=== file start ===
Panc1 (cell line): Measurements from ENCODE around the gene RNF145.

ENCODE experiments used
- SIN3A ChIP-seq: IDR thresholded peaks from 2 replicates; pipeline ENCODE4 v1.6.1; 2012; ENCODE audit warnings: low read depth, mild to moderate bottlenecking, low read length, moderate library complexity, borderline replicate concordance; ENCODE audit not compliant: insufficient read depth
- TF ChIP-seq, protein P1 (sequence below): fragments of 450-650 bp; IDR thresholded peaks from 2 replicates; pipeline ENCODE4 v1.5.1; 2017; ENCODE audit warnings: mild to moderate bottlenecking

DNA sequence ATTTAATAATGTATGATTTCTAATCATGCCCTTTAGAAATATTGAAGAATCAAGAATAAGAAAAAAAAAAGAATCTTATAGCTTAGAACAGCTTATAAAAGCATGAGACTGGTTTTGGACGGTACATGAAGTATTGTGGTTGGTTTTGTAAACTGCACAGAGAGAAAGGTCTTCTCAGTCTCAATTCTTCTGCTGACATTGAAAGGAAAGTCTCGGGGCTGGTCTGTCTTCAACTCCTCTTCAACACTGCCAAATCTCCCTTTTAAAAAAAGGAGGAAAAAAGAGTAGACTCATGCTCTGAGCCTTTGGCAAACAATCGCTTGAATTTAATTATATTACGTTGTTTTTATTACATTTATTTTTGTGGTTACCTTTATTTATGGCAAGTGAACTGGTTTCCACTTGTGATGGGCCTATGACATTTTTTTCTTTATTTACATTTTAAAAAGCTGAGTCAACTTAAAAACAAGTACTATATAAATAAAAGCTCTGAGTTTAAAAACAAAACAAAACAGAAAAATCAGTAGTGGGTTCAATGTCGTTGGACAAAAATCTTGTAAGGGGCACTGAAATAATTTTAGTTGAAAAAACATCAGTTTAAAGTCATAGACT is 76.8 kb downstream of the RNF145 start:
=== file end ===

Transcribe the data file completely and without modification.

Panc1 (cell line): Measurements from ENCODE around the gene RNF145.

ENCODE experiments used
- SIN3A ChIP-seq: IDR thresholded peaks from 2 replicates; pipeline ENCODE4 v1.6.1; 2012; ENCODE audit warnings: low read depth, mild to moderate bottlenecking, low read length, moderate library complexity, borderline replicate concordance; ENCODE audit not compliant: insufficient read depth
- TF ChIP-seq, protein P1 (sequence below): fragments of 450-650 bp; IDR thresholded peaks from 2 replicates; pipeline ENCODE4 v1.5.1; 2017; ENCODE audit warnings: mild to moderate bottlenecking

DNA sequence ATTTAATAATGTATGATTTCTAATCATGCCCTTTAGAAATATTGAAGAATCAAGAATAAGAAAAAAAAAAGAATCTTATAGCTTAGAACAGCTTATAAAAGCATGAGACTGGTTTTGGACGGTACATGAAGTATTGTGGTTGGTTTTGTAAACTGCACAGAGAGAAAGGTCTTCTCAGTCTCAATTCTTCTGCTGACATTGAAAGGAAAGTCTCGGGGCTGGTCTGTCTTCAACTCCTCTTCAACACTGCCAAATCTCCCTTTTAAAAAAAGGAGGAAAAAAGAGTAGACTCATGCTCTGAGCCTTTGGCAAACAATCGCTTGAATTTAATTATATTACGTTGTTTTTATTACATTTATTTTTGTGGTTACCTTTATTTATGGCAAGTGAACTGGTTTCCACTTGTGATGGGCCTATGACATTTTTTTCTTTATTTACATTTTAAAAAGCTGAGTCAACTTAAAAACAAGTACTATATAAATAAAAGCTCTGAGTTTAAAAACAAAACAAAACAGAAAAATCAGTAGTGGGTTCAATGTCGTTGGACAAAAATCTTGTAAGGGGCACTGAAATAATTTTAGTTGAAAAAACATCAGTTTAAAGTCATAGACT is 76.8 kb downstream of the RNF145 start: